By Ragini Gupta
Data is very crucial to Khan Academy and is itself an internal product for the company. Analysts, engineers and marketing are some of the daily consumers of data. We have various systems for managing pipelines which are self-contained processes for doing analysis on some data. They consume some input and produce some output. There are more than two hundred data pipelines in the company currently and the number is constantly growing.
We at Khan Academy realized the importance of having an efficient way of managing our increasing number of pipelines and the result was… Khanalytics.
Life before Khanalytics
There was no single place where one could find all pipelines:
- Some were very well tied to our website and resided in our cloud infrastructure along with the rest of our application.
- Some pipelines were more manual and generated data by manual querying.
- Some were using R scripts and were run manually on local machines.
- Some were hosted on a separate machine and run using a cron service.
We had complex pipelines with different stages that couldn’t talk to each other:
- Some pipelines were complex enough to have their different stages written in different languages or use different tools.
- There was no way we could use R, Python, Google BigQuery, Google Cloud Dataflow etc. in the very same pipeline and pass data between those stages.
The pipeline iteration process was slow:
- Since most pipelines lived with the code of rest of the website, changing an existing pipeline or creating a new one required many of the same steps as building user-facing functionality.
- Scheduling a single pipeline also involved multiple steps every time.
- Debugging pipeline failures was hard as the logs were either not easy to find or not informative enough.
It’s too easy to introduce bugs:
- Since most pipelines existed with the website codebase, a bug in the pipelines’ code could introduce errors on the complete website.
Khanalytics: a platform for data pipeline lifecycle management
It’s easier to describe Khanalytics by talking of its features:
- Completely sandboxed environment for running batch jobs.
- A web user interface that’s user friendly and aimed to be used by non-developers as well.
- Ability to parallelize different steps in a pipeline automatically.
- Single place to find all logs for debugging.
- Ability to schedule pipelines individually and also with dependency on other pipelines.
Khanalytics is built on some core fundamentals mentioned below.
Everything is a container: All steps in Khanalytics (called stages) including the core components of the application are completely isolated from each other since they run in containers. We use Kubernetes in Google Kubernetes Engine to create a cluster and manage deployment of our containers. We pre-build images for all containers (Python, BigQuery, R, etc.) and start a container with the relevant image. Since everything is in a container, it’s easy enough to customize or extend the types of pipelines we’d want to support.
Statelessness: All state is managed by etcd, which is a state store. The individual services communicate with etcd about the state of individual pipelines, to start any new pipelines or to update the current state of a running pipeline. This improves reliability of the application as there are fewer communication paths.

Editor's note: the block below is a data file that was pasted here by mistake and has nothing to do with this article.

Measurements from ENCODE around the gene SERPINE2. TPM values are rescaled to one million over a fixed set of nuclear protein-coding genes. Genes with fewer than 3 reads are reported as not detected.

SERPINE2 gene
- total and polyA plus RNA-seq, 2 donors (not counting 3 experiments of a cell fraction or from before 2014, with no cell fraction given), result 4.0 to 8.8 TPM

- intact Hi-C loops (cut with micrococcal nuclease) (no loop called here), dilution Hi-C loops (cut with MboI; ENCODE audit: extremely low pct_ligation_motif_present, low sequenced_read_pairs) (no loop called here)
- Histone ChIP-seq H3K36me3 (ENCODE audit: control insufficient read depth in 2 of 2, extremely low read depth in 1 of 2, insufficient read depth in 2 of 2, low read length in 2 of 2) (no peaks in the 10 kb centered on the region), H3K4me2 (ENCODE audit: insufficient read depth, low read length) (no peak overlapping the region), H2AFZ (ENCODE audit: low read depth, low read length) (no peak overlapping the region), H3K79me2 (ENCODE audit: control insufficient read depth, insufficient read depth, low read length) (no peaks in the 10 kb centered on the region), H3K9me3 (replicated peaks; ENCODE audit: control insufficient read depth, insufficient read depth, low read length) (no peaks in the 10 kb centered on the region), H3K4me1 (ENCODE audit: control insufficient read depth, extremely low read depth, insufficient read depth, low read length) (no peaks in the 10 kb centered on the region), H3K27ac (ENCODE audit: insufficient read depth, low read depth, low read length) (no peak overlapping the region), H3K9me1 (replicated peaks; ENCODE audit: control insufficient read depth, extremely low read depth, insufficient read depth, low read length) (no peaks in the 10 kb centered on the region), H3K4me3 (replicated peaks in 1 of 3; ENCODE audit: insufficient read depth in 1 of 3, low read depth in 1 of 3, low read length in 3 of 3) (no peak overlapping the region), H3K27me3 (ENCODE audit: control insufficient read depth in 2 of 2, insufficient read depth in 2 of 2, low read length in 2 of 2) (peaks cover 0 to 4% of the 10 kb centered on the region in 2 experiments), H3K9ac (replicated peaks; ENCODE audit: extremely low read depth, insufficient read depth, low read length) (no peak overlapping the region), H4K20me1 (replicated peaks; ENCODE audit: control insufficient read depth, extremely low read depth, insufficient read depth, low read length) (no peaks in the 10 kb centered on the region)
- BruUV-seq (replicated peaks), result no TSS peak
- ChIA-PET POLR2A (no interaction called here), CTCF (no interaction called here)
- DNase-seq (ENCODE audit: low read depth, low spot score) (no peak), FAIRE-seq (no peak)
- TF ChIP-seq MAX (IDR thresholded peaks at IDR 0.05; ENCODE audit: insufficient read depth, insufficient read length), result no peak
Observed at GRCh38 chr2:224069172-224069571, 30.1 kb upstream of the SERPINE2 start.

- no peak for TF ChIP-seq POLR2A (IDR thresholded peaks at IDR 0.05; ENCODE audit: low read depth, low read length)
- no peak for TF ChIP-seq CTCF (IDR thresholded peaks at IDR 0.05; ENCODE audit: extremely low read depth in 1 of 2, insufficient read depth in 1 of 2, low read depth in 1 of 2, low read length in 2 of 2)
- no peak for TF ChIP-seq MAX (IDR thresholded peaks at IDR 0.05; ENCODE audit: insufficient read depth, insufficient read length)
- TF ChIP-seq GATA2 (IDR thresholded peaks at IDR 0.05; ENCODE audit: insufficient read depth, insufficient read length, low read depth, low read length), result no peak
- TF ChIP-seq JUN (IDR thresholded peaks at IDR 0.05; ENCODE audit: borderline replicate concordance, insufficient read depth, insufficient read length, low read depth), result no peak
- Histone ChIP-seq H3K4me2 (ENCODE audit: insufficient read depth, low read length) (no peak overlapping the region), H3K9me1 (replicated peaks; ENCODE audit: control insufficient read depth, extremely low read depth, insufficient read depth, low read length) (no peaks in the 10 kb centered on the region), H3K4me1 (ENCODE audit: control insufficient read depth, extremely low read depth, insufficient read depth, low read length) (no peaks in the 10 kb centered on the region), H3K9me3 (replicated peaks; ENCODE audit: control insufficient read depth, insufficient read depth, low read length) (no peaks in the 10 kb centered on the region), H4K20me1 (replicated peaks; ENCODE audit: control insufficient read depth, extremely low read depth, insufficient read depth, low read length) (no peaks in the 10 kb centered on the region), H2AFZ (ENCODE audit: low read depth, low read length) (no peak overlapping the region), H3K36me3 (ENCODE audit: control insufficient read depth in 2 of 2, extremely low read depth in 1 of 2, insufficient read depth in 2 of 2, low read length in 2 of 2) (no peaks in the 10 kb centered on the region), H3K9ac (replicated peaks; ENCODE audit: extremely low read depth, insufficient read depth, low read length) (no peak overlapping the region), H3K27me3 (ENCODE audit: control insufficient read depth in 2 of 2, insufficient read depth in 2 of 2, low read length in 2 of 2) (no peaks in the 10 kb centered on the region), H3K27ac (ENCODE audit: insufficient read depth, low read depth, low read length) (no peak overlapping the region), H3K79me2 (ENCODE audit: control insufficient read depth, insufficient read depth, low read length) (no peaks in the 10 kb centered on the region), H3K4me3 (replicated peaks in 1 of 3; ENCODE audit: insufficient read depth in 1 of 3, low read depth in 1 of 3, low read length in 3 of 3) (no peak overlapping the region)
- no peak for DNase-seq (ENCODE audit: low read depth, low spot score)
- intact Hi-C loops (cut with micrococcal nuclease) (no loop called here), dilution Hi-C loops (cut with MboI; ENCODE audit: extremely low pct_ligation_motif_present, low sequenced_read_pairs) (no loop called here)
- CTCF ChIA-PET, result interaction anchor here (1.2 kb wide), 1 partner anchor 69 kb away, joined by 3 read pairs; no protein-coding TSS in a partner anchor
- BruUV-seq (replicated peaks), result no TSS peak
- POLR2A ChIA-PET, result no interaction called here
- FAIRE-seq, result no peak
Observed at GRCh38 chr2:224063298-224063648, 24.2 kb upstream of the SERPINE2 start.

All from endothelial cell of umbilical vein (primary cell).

Static configuration: We store the configuration of a pipeline in a JSON format which is static. The configuration consists of the environment, individual stages, inputs, outputs and intermediates. We allow variable interpolation in the environment variables so that certain things like current date that are dynamic, are filled in at runtime. The static configuration allows us to lint it as soon as it’s created ensuring that the configuration is always valid. It also allows us to know about the pipeline in advance and how parallel its different stages are.
Scheduling: Khanalytics uses the Kubernetes scheduler to schedule jobs and run them at a specified time, once or repeatedly. This is done with Kubernetes’ inherent cron feature called CronJob.
Permissions: Khanalytics uses Google’s Identity Aware Proxy (IAP). Once a user accessing Khanalytics is authorized, they log into the application using a service account which in turn has pre-declared access to different external services which can be accessed from Khanalytics.
While we can access and manage pipelines using a command-line tool, a user friendly UI allows for non-developer users to create, manage and view their pipelines.
Khanalytics started as a hackathon project at Khan Academy and resulted in being our single, go-to place for managing analytics pipelines. Apart from solving the problems it was created for, we find it creating bigger impacts. It provides more empowerment to the non-developers which encourages them to create data pipelines for things that weren’t priorities for the engineering team. We saw an increase in its usage and a reduction in debugging and monitoring time. It has also promoted reusability of data or pipeline stages as a result of more visibility and easier interpretability.
We are improving the platform significantly in its reliability, usability as well as its ability to meet all needs of Khan Academy. We have a lot of work ahead of us in migrating all our analytics pipelines to Khanalytics and this migration process is also an input into testing and improving Khanalytics even more. We don’t think that we are far away from Khanalytics being the single solution to data pipelining at Khan Academy or even beyond, as we consider the possibility of open sourcing Khanalytics for others to use.
Many thanks to Colin Fuller, Kevin Dangoor and Tom Yedwab for their review of this post and a big shout-out to all who’ve worked and provided feedback on Khanalytics to help make what it is today.